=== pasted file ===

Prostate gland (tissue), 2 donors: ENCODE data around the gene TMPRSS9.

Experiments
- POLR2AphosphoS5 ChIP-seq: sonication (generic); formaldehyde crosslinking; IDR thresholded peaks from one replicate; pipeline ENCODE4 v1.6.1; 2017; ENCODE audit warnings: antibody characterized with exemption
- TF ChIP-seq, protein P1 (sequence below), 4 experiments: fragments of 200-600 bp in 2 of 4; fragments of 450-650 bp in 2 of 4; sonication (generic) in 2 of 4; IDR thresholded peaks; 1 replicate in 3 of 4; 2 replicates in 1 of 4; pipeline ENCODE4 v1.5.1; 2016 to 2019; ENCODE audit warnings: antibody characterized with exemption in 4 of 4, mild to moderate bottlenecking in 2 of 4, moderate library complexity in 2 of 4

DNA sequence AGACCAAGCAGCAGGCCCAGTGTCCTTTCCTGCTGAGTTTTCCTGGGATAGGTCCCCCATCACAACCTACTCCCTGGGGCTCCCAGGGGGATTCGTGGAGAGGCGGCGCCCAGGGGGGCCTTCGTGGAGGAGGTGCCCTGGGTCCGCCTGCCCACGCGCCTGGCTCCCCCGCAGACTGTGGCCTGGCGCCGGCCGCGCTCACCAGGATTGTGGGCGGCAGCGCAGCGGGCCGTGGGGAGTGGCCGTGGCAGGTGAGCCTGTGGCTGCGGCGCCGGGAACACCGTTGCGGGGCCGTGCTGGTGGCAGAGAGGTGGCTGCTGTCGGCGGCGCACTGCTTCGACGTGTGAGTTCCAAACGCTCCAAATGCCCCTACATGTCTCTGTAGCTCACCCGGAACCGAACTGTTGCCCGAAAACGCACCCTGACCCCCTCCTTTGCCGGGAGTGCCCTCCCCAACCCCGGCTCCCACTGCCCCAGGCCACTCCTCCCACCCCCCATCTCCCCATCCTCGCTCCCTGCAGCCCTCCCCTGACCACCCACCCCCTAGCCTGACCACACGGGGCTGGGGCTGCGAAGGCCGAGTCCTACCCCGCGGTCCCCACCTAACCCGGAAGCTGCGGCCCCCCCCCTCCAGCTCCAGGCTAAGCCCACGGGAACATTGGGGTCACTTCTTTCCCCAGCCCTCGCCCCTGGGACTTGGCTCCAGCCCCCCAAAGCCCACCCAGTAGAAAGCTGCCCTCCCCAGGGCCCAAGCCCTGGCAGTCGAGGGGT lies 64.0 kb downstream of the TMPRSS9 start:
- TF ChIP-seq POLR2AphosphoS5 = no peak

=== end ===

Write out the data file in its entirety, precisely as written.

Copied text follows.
Prostate gland (tissue), 2 donors: ENCODE data around the gene TMPRSS9.

Experiments
- POLR2AphosphoS5 ChIP-seq: sonication (generic); formaldehyde crosslinking; IDR thresholded peaks from one replicate; pipeline ENCODE4 v1.6.1; 2017; ENCODE audit warnings: antibody characterized with exemption
- TF ChIP-seq, protein P1 (sequence below), 4 experiments: fragments of 200-600 bp in 2 of 4; fragments of 450-650 bp in 2 of 4; sonication (generic) in 2 of 4; IDR thresholded peaks; 1 replicate in 3 of 4; 2 replicates in 1 of 4; pipeline ENCODE4 v1.5.1; 2016 to 2019; ENCODE audit warnings: antibody characterized with exemption in 4 of 4, mild to moderate bottlenecking in 2 of 4, moderate library complexity in 2 of 4

DNA sequence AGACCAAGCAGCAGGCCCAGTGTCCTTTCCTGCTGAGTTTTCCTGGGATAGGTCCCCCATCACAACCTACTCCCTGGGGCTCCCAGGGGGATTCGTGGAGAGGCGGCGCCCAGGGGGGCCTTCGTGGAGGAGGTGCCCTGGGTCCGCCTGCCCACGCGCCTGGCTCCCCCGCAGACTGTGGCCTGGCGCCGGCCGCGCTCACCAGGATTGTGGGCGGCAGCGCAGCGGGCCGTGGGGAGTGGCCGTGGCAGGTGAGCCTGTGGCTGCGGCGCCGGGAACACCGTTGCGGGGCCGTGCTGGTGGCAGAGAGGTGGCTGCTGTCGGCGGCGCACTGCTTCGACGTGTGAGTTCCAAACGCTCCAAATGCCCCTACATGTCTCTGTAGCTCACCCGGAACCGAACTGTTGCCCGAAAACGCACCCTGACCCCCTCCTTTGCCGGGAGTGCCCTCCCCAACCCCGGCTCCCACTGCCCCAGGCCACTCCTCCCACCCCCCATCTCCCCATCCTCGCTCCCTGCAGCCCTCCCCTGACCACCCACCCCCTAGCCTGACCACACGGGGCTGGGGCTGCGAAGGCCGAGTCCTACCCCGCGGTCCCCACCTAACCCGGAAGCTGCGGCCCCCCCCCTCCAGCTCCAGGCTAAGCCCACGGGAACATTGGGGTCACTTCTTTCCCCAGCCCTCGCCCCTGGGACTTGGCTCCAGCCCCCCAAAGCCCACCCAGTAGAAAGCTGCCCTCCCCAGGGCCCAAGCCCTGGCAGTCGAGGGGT lies 64.0 kb downstream of the TMPRSS9 start:
- TF ChIP-seq POLR2AphosphoS5 = no peak